I design and build furniture here in Charlottesville, Virginia, in the foothills of the Blue Ridge Mountains.

I’ve been doing this for twenty years, making each piece one at a time, in a relatively small shop where any given tool is only a few steps away.

Though I’ve designed and built a wide range of projects, I’ve never considered expanding into a larger, more production-oriented shop. For some reason, staying lean and independent has always felt right. It keeps me involved in each step of a project, and it allows me the freedom to wrestle with a design--whether my own or in collaboration with a customer--and the time to develop that into something unique and personal.

When I did finally stop to wonder why this particular path felt so right, I found the answer wasn’t close at hand but lay in the past, when working with wood wasn’t woodworking at all.

When I was a kid, tromping through the deep woods surrounding our neighborhood, trees were magical--great, mysterious creatures of the forest, each with its own personality. I collected bits of them--fallen limbs, pine cones, scales of bark--testing their hardness with a fingernail, smelling their sap, inspecting their grain and color. And at some point, I began wondering if making something “useful” from these marvelous materials, might permit them into the more civilized world of our home.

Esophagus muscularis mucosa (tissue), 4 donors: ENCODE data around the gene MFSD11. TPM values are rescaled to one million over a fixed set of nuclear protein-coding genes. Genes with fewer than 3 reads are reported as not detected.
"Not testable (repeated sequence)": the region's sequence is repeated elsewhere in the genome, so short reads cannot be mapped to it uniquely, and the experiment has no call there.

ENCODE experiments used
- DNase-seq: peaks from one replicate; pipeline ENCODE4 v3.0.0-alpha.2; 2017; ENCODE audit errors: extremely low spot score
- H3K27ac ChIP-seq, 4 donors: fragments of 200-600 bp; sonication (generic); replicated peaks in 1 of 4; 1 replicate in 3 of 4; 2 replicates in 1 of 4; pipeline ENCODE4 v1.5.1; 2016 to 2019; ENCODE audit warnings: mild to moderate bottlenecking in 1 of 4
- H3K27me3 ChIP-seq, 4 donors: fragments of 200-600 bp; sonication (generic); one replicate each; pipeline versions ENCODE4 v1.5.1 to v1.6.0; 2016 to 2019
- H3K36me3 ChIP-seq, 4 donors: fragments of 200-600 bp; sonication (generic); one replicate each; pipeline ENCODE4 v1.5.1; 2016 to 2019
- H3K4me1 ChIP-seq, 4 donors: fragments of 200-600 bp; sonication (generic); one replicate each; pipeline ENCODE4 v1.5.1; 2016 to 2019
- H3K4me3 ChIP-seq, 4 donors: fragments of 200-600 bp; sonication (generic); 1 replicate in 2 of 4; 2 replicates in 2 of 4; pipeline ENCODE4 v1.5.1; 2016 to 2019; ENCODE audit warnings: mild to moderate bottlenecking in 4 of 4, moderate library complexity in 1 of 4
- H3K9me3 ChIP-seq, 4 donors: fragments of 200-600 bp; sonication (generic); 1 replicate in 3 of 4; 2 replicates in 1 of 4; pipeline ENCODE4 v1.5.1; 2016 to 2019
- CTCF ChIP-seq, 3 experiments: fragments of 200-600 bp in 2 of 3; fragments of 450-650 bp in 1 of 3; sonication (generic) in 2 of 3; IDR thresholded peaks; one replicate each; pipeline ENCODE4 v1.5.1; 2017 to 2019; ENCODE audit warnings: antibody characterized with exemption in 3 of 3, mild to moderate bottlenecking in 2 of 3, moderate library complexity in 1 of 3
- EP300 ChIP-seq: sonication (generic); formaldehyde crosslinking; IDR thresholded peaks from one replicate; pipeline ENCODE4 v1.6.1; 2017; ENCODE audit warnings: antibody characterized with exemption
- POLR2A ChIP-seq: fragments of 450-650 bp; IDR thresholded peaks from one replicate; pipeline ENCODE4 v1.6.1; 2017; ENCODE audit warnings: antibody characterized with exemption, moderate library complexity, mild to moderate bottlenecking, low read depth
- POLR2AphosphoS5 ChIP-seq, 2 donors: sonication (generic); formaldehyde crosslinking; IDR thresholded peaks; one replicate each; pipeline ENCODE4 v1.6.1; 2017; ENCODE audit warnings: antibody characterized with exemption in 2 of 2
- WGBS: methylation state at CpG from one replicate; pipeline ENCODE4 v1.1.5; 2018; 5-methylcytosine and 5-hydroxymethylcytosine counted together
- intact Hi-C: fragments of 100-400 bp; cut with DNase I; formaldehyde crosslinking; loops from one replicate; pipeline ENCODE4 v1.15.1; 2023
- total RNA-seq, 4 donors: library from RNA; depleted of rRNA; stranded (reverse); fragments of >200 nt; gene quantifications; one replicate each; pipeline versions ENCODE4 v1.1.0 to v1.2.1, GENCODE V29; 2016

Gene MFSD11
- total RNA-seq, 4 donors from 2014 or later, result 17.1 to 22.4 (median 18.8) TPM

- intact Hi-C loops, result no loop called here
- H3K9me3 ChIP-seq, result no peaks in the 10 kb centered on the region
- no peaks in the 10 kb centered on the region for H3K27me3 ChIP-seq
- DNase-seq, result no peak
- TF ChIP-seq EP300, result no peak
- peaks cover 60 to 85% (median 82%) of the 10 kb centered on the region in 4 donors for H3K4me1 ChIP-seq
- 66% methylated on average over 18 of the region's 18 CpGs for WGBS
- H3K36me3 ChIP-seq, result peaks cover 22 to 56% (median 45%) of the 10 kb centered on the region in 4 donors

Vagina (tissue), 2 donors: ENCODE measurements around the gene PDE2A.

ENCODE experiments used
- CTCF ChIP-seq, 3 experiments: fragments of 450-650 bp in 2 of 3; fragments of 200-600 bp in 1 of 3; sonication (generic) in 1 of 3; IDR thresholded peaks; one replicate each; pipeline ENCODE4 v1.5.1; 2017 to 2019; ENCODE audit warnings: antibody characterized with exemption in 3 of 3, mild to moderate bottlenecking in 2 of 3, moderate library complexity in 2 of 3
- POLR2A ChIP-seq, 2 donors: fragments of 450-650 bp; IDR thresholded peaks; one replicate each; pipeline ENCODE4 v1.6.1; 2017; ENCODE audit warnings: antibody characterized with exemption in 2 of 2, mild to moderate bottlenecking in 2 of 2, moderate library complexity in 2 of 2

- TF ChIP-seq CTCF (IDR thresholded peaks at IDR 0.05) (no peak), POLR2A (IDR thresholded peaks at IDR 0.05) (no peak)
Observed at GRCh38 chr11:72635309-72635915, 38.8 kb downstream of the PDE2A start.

The first piece I can remember making--I must have been nine or ten--was a reading lamp built for my mother from a twisted locust limb, speckled with tiny insect holes, which I attached to a slab of oak left behind from a chainsawed stump. It’s as strange and ungainly looking today as it seemed beautiful back then, but seeing it instantly brings back the mystery of making it. There was the joy of the first idea, and then the great wonder of its crafting: the feel of the cutting and sanding, the smell of wood dust and the glean of the wood from a rag and finishing oil. And then, of course, there was the final wonder of seeing it stand completed on a night table, shedding light to read by.

As indelibly as these early experiences imprinted themselves on me and the way I work, they’re probably not altogether foreign to a person who’s never worked a piece of wood at all. Anyone who has owned a treasured piece of furniture—a chest of drawers, a favorite chair, a mirror, or dining table--has probably felt, through them, a bit of this connection to nature. Wood, in a sense, always remains alive. It expands and contracts with the seasons. It changes color over time with exposure to light and air. And it gains a rich patina from the touch of human hands. These valued pieces live with us, companions through our time.

My challenge has always been the same. To create objects soulful enough to be worthy of this companionship.